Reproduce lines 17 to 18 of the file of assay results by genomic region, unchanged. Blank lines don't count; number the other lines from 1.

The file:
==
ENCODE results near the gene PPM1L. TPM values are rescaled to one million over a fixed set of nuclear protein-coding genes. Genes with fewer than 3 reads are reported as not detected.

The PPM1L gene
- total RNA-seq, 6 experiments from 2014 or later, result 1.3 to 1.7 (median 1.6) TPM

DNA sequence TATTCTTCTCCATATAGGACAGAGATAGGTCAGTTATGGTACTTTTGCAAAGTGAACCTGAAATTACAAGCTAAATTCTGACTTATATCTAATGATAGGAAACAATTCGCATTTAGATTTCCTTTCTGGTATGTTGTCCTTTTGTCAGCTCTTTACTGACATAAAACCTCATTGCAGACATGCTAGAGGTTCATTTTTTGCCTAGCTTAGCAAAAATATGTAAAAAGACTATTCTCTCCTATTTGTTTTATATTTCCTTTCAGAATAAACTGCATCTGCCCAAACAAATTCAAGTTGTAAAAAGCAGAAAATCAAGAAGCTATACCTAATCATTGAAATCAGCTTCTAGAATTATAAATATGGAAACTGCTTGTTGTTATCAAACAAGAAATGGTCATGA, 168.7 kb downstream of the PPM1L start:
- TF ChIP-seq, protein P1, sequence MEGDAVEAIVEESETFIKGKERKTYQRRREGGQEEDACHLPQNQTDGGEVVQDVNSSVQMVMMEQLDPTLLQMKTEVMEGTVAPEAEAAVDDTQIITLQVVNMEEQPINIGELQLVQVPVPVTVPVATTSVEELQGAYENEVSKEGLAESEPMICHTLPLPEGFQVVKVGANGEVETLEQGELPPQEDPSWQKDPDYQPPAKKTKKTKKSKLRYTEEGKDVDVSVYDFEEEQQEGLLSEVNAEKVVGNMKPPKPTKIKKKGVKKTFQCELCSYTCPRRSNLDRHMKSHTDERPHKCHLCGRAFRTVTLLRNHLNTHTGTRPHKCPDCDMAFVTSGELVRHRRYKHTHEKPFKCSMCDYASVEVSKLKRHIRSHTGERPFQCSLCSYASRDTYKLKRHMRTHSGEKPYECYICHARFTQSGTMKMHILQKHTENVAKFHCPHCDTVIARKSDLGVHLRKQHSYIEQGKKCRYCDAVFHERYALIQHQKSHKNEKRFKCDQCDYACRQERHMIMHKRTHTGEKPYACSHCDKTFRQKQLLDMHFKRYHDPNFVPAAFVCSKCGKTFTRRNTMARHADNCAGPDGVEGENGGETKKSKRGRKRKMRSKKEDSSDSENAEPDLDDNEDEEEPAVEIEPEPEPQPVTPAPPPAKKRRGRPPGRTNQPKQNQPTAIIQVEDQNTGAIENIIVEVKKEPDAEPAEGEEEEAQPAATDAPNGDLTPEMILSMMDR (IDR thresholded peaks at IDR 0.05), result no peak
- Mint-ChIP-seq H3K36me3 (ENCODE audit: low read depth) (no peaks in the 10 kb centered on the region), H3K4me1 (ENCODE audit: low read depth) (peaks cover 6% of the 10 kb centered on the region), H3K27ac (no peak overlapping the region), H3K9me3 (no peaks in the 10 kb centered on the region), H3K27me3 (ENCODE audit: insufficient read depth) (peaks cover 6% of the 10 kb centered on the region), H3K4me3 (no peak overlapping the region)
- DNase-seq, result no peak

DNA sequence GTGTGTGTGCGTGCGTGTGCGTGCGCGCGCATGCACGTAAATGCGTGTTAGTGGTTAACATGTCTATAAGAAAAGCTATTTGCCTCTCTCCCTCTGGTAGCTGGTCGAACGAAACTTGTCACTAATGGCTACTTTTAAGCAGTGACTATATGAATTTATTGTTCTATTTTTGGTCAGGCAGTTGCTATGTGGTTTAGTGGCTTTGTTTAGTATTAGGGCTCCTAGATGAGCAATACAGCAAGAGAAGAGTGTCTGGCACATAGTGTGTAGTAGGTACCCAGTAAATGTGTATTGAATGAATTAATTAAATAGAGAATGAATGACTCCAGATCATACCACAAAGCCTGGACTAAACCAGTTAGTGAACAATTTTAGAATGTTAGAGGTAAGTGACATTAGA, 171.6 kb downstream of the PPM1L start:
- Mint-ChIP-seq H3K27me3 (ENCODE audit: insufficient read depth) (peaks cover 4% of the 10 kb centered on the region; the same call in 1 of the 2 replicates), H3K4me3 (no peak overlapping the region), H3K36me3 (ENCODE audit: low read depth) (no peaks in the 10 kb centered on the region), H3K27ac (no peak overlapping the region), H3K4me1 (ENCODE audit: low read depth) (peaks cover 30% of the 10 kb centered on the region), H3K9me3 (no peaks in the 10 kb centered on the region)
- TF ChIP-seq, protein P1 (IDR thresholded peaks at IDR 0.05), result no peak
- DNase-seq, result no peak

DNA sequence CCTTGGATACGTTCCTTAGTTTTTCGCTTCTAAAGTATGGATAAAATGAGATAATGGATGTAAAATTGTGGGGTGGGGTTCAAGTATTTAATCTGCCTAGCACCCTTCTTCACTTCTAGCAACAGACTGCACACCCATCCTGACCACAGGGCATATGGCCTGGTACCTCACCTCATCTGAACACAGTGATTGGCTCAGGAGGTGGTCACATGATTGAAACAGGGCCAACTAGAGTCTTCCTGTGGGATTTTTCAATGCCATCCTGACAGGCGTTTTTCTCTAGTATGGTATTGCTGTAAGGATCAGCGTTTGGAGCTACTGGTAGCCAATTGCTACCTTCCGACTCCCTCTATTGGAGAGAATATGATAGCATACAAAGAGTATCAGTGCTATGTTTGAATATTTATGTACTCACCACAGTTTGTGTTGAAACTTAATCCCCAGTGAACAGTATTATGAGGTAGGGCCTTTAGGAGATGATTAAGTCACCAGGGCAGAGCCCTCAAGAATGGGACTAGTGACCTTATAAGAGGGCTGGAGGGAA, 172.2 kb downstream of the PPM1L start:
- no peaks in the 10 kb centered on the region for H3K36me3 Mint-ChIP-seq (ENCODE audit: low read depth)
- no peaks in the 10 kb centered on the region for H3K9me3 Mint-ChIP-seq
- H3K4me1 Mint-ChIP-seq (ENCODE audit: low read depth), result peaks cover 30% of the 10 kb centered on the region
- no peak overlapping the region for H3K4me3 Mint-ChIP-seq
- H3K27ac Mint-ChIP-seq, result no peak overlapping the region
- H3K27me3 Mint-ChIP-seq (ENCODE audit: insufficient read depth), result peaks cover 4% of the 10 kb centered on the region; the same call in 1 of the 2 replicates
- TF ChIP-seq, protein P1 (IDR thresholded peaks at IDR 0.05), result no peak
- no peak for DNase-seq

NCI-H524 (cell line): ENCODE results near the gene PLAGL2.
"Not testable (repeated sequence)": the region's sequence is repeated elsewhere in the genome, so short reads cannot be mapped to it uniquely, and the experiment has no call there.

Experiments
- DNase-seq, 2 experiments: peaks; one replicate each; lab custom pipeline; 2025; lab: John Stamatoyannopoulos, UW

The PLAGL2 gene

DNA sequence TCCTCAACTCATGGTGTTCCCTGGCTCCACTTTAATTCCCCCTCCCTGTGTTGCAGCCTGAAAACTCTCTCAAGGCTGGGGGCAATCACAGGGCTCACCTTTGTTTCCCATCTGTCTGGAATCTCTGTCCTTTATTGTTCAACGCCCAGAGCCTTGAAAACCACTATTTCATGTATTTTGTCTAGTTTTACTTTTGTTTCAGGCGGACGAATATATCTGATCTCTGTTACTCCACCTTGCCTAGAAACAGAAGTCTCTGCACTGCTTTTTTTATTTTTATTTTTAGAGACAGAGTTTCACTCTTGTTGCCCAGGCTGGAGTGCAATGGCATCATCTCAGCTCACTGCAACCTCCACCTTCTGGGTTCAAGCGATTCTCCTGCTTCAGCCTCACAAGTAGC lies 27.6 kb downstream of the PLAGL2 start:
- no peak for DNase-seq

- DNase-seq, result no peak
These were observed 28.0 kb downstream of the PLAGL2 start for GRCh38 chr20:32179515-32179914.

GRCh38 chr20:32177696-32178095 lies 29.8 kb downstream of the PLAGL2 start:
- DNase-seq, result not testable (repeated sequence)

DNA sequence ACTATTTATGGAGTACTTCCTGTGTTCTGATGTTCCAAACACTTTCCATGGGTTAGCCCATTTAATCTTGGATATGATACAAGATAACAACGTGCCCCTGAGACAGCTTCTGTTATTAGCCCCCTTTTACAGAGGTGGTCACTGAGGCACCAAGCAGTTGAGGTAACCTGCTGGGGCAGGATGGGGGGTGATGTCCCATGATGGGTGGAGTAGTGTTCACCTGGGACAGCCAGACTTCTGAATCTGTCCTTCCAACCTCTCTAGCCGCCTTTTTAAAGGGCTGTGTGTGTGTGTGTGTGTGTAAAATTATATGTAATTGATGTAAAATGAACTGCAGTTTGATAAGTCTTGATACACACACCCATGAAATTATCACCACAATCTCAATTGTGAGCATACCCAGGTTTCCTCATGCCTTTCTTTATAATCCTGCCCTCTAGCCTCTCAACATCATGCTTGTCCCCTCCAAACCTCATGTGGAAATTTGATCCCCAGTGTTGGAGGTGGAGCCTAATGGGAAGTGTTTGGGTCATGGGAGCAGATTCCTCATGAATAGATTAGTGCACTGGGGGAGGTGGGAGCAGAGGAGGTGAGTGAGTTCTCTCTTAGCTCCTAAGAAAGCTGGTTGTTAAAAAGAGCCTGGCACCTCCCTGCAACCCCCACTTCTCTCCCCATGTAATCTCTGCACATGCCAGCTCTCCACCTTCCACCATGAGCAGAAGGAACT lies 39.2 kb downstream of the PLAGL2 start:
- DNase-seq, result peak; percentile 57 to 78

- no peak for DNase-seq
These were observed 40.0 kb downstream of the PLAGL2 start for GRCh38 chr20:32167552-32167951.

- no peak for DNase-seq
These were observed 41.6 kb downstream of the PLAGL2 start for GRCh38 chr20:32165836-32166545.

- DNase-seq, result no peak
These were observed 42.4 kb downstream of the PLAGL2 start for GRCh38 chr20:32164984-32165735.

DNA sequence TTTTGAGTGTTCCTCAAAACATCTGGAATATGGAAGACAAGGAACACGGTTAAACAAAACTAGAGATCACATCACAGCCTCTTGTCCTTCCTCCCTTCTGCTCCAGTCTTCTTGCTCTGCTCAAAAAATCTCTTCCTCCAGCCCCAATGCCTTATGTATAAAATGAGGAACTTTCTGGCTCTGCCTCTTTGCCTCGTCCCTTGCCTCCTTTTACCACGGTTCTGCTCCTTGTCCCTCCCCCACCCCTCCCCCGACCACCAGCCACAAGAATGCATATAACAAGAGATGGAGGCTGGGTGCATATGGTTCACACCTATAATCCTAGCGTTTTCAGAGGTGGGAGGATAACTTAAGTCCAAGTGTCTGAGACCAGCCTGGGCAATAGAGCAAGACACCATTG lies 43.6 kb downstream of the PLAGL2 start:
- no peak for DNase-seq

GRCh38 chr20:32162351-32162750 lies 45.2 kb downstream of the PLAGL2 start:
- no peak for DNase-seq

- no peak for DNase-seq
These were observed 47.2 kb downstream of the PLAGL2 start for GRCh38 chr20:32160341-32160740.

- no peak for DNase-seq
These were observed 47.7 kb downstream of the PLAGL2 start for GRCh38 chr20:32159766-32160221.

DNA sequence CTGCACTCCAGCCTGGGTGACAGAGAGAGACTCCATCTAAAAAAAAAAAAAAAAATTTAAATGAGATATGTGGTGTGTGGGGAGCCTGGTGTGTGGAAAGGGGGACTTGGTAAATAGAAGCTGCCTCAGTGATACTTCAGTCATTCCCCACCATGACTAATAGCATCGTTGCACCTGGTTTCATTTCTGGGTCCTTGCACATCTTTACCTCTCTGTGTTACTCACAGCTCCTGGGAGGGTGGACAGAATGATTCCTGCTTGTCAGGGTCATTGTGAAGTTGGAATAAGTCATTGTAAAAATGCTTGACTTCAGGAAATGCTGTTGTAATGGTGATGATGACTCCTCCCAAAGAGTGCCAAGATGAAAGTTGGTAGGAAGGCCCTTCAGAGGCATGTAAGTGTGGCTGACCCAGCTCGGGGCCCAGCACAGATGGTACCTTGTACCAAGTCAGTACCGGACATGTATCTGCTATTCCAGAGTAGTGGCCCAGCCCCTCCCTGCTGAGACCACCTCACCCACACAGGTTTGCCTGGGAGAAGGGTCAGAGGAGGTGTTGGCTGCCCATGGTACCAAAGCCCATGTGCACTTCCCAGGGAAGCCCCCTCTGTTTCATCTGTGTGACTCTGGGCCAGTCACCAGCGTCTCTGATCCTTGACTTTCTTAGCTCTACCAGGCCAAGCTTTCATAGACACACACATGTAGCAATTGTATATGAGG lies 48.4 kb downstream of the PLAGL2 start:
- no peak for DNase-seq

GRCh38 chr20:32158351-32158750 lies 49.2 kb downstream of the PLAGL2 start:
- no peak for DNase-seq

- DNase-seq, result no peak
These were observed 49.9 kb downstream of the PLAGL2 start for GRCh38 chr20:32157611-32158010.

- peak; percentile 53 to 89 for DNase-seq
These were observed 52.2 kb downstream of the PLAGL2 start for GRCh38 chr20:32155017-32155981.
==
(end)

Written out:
- H3K27ac Mint-ChIP-seq, result no peak overlapping the region
- H3K27me3 Mint-ChIP-seq (ENCODE audit: insufficient read depth), result peaks cover 4% of the 10 kb centered on the region; the same call in 1 of the 2 replicates